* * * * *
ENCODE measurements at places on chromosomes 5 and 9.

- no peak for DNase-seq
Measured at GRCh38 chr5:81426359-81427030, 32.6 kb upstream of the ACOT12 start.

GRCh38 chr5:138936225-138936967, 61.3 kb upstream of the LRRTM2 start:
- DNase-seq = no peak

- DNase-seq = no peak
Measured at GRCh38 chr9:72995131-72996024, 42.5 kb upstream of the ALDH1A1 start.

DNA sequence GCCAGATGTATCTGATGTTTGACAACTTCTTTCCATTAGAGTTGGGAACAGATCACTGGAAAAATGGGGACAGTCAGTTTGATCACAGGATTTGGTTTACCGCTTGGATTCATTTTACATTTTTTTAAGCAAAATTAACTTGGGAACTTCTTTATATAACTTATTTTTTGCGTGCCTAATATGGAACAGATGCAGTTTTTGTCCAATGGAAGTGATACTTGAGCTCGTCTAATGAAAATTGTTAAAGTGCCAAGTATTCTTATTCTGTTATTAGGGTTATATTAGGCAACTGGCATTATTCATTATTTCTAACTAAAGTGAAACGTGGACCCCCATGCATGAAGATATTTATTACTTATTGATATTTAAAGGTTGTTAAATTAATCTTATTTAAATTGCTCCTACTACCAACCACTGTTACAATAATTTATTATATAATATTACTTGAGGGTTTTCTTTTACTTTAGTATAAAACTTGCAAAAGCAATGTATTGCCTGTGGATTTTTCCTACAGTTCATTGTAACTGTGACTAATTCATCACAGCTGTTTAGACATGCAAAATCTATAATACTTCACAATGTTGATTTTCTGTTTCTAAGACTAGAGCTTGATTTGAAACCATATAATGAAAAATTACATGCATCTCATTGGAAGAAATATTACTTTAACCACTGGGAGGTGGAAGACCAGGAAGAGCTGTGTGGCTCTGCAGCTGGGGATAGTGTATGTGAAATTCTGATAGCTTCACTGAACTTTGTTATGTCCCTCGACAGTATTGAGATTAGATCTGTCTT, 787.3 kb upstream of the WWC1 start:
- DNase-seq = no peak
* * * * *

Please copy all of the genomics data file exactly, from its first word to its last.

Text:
ENCODE measurements at places on chromosomes 5 and 9.

- no peak for DNase-seq
Measured at GRCh38 chr5:81426359-81427030, 32.6 kb upstream of the ACOT12 start.

GRCh38 chr5:138936225-138936967, 61.3 kb upstream of the LRRTM2 start:
- DNase-seq = no peak

- DNase-seq = no peak
Measured at GRCh38 chr9:72995131-72996024, 42.5 kb upstream of the ALDH1A1 start.

DNA sequence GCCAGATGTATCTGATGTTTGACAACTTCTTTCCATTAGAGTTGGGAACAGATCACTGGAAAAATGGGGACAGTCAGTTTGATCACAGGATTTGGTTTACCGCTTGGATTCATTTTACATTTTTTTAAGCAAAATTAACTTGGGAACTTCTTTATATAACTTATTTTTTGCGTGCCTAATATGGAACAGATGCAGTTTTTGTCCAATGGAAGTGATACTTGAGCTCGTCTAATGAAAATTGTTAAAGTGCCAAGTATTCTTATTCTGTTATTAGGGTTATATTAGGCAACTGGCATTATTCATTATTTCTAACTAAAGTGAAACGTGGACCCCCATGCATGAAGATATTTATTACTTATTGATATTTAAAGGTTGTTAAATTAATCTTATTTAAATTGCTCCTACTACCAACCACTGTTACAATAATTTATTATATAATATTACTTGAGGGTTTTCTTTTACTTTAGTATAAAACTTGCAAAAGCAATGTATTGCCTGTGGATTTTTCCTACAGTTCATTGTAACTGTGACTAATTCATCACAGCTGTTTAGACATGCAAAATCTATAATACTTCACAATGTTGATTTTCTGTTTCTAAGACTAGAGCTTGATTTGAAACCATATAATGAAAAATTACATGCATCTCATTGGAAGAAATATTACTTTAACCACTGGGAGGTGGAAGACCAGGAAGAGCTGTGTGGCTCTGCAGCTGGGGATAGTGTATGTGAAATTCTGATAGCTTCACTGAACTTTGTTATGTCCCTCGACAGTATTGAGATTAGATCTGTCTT, 787.3 kb upstream of the WWC1 start:
- DNase-seq = no peak